They prided themselves on their music tastes — then they had kids. What parents are saying about their Spotify Wrappeds.

From white noise to CocoMelon, these parents are finding out their kids' music tastes are taking over. (Photo: Getty/iStockphoto)
From white noise to CocoMelon, these parents are finding out their kids' music tastes are taking over. (Photo: Getty/iStockphoto)

Lindsay Eldon couldn’t wait to see her Spotify Wrapped, the music streaming service's annual end-of-year breakdown of each listener's most-played tracks. As a self-professed “music aficionado,” she had skin in this game, and the joy of sharing her carefully crafted music taste with others was always a highlight of the end of the year,

“My hubby and I are big music listeners [and] we always look forward to sharing our lists with each other,” explains the Colorado native. But Spotify's neon-colored cheeky message cued that something about her list was different this year. “This year you ventured into the genre-verse," it told Eldon. It faded to black and then revealed her 2022 top listens.

Encanto was my album of the year and every one of my top five songs," she says. "'We Don’t Talk About Bruno' was my most-played song.” Her actual favorite bands, Ween and My Morning Jacket, had always topped her lists, but this year they were swiped from the top by her family’s most persuasive DJ — her 16-month-old daughter, Willow.

“My daughter hated the car when she was a younger. I’d whip out the Encanto playlist and she’d immediately stop crying. This lasted for about four months so there was a lot of Encanto being played," Eldon explains. Her daughter had never seen the Disney movie, but for whatever reason it became the glue holding her family’s sanity together. “I’m not too mad about it. I am forever grateful to Encanto for many peaceful car rides,” says Eldon before admitting, “And honestly, it was fun to sing along to.”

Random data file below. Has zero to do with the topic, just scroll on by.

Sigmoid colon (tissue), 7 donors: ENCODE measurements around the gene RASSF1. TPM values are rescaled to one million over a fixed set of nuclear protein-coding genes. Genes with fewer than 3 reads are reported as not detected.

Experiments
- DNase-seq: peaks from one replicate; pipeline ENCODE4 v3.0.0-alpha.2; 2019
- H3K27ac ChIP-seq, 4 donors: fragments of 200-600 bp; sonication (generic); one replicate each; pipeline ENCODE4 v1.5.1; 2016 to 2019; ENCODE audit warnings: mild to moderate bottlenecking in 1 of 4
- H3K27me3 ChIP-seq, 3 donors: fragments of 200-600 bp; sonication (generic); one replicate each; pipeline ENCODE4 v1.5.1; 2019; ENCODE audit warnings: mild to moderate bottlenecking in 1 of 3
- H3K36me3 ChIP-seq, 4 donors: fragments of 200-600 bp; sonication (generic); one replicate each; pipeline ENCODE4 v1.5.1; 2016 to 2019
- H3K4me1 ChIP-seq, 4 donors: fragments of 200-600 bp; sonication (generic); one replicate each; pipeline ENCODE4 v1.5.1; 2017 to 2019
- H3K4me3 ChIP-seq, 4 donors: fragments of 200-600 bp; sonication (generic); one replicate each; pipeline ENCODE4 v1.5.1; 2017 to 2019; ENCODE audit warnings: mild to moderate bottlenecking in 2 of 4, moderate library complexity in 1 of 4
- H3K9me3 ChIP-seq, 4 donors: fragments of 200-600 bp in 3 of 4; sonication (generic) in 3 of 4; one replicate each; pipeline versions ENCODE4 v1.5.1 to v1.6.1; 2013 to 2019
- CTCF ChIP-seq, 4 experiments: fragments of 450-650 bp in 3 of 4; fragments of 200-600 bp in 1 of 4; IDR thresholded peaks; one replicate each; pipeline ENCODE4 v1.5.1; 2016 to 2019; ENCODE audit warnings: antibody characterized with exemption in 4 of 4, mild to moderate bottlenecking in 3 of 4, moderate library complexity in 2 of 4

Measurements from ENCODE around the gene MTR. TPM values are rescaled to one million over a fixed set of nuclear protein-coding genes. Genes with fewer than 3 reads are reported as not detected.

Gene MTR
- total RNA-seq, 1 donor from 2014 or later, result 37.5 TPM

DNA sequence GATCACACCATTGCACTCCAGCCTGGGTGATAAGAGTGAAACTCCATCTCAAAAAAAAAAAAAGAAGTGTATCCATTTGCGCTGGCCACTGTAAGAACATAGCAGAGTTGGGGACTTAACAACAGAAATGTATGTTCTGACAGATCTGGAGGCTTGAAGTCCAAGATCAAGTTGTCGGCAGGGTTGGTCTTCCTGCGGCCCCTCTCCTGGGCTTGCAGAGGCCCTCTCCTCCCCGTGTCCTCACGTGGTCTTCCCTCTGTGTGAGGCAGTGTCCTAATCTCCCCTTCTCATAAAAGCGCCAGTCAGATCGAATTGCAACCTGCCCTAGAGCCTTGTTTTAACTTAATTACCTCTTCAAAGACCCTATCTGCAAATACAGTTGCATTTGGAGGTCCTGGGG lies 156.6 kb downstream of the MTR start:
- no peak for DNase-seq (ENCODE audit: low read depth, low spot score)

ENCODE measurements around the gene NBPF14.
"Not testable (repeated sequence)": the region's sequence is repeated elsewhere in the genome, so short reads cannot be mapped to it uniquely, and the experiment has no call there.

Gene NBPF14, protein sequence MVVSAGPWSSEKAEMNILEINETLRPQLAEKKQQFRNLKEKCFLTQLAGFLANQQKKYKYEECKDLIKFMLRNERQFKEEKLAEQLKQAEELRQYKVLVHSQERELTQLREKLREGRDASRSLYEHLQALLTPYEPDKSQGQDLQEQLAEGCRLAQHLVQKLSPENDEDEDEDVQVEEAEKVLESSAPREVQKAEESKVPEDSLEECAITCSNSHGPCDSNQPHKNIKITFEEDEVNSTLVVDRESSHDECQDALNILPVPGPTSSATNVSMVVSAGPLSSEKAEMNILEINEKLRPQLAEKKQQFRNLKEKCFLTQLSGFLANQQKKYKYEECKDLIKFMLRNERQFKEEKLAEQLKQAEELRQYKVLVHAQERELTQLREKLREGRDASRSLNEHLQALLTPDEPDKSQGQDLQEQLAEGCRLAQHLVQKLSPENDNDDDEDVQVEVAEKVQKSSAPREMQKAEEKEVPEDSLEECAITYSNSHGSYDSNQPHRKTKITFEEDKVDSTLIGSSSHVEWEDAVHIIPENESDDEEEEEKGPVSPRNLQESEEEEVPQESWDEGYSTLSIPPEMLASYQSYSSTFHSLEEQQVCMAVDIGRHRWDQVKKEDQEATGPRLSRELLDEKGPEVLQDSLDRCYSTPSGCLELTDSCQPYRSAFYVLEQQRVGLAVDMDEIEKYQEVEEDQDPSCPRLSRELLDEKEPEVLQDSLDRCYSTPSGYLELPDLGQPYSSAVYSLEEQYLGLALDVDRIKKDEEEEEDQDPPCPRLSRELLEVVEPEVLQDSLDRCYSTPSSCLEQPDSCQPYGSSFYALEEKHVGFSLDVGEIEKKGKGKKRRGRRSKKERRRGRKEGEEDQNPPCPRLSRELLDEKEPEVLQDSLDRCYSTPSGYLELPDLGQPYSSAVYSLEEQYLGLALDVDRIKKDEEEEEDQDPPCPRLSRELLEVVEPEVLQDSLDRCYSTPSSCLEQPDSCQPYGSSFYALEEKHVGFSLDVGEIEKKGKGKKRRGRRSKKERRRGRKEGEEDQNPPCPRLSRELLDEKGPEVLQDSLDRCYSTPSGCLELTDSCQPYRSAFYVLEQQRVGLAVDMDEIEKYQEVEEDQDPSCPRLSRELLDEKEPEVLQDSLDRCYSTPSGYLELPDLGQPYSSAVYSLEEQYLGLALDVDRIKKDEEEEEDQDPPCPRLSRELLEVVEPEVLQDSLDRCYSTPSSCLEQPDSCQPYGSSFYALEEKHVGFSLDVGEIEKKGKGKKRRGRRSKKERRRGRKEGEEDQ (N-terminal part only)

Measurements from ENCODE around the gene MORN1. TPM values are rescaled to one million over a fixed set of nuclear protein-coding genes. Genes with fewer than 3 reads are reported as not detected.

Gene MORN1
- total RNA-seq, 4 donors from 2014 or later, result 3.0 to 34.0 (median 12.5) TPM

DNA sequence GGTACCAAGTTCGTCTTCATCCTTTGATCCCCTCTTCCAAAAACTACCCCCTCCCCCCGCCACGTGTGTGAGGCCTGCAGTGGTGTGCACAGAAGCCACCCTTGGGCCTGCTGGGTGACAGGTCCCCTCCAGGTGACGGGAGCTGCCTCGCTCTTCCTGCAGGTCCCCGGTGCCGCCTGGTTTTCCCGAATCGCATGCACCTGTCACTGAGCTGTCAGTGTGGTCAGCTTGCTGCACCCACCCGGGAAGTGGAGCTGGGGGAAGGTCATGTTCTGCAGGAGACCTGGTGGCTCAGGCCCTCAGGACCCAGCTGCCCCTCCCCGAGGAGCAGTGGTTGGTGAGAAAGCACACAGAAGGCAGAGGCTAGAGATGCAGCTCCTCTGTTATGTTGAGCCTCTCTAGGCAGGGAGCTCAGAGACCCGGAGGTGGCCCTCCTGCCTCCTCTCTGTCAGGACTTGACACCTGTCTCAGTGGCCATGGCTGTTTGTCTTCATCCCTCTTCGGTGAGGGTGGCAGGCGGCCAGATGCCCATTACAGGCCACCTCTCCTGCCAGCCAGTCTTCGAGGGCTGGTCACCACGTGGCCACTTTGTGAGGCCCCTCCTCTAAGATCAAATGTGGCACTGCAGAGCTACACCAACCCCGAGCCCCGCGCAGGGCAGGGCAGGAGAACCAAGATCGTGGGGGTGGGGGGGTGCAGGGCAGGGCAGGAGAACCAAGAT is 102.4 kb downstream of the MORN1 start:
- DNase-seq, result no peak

Eldon's experience is reflective of what countless millennial parents are discovering as their year-in-review results skew much, much younger; their music is no longer their music. This Spotify, Apple, Instafest, etc. social trend that continues to grow each year by tens of millions has become a foundational tool for signaling one’s identity, particularly for millennials, the first generation to spend their entire adulthood with these social mediums. The question, “who am I?” can be answered through a screenshot posted to Instagram, Twitter or TikTok: "I’m a plucky Swiftie"/"I’m a melancholic Brandi Carlile listener"/"I’m a 'coastal grandma'" (a Spotify playlist with a 660% spike this year). These wrap-ups are introspective tools that have punctuated our adulthood, helping us codify and communicate what otherwise can’t be — a value orientation, a personality trait, an identity. But no longer. As young children infiltrate our music-listening, previously enshrined music round-ups are corrupted by a whole new set of artists.